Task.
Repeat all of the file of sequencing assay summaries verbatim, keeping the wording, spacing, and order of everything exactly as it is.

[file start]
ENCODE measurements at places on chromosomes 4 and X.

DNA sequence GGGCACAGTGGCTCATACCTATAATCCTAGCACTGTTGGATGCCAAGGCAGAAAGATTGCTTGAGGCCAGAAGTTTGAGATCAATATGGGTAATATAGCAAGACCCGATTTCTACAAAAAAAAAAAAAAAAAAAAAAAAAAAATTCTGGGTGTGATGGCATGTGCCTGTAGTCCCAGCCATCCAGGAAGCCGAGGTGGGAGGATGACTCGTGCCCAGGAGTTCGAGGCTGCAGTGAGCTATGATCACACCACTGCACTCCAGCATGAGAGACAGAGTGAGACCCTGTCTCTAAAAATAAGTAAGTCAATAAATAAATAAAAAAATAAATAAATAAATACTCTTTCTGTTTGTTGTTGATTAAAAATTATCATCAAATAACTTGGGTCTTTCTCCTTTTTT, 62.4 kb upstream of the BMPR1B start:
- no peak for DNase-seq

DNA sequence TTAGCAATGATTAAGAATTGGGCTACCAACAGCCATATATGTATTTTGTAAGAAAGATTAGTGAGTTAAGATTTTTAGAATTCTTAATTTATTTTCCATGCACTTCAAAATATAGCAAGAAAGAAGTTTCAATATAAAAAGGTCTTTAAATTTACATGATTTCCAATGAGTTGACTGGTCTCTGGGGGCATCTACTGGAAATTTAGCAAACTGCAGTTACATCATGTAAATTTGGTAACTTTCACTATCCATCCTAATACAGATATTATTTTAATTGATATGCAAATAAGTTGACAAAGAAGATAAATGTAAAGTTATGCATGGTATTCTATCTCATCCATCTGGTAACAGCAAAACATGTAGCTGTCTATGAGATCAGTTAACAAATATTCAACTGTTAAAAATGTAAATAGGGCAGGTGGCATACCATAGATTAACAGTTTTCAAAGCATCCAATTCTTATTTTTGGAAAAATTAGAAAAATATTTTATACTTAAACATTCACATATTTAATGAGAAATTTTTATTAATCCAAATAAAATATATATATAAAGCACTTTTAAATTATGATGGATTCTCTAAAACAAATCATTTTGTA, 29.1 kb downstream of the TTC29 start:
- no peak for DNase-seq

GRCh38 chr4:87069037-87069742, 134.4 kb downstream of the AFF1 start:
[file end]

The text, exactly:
ENCODE measurements at places on chromosomes 4 and X.

DNA sequence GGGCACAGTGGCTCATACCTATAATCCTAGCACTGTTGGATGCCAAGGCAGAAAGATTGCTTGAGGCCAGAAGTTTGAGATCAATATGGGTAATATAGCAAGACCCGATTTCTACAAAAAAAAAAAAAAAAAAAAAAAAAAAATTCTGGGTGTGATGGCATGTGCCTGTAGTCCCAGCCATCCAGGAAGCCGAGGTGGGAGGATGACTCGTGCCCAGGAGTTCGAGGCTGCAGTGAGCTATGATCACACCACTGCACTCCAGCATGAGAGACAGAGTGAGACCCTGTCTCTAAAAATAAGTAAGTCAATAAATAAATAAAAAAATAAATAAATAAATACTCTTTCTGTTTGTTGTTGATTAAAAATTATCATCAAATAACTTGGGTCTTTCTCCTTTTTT, 62.4 kb upstream of the BMPR1B start:
- no peak for DNase-seq

DNA sequence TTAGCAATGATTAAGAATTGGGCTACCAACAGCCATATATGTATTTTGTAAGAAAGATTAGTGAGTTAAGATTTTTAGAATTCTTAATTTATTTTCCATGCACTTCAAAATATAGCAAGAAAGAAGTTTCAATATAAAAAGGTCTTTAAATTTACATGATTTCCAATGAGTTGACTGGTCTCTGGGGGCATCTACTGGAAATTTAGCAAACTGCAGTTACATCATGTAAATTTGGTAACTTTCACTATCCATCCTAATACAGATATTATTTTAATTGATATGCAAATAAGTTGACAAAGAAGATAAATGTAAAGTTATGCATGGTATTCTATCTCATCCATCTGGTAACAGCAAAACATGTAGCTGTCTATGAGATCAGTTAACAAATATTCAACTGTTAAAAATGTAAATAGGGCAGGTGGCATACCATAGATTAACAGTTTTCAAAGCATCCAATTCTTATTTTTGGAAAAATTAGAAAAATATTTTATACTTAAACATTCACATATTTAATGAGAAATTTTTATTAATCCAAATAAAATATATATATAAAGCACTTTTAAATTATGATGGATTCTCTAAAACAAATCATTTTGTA, 29.1 kb downstream of the TTC29 start:
- no peak for DNase-seq

GRCh38 chr4:87069037-87069742, 134.4 kb downstream of the AFF1 start: